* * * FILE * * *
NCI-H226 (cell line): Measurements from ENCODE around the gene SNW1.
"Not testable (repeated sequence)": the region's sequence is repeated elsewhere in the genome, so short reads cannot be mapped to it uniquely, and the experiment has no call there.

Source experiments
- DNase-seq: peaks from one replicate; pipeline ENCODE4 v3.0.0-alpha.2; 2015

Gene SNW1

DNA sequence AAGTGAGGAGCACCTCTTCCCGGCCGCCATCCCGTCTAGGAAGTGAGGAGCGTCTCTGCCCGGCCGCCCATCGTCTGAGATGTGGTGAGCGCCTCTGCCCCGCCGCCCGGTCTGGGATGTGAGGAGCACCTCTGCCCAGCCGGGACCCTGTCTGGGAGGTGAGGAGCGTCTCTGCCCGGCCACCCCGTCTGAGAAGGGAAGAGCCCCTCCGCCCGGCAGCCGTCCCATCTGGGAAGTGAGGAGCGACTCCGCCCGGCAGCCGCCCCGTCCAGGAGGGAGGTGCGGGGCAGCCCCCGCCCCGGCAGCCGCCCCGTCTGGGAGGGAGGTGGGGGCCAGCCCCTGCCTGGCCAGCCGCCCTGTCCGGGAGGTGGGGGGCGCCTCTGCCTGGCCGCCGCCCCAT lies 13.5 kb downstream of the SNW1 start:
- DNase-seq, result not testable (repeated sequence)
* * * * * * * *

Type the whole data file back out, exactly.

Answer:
NCI-H226 (cell line): Measurements from ENCODE around the gene SNW1.
"Not testable (repeated sequence)": the region's sequence is repeated elsewhere in the genome, so short reads cannot be mapped to it uniquely, and the experiment has no call there.

Source experiments
- DNase-seq: peaks from one replicate; pipeline ENCODE4 v3.0.0-alpha.2; 2015

Gene SNW1

DNA sequence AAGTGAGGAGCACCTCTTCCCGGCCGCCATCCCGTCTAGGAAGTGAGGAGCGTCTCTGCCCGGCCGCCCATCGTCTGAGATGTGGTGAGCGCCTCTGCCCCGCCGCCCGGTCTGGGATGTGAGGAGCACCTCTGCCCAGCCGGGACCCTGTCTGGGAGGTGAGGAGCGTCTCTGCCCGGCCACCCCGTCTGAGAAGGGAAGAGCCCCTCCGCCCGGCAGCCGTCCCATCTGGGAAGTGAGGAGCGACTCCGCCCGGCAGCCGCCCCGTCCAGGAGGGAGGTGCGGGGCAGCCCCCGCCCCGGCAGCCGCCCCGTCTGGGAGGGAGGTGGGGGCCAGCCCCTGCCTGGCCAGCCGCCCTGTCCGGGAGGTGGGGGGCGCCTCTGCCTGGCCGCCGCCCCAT lies 13.5 kb downstream of the SNW1 start:
- DNase-seq, result not testable (repeated sequence)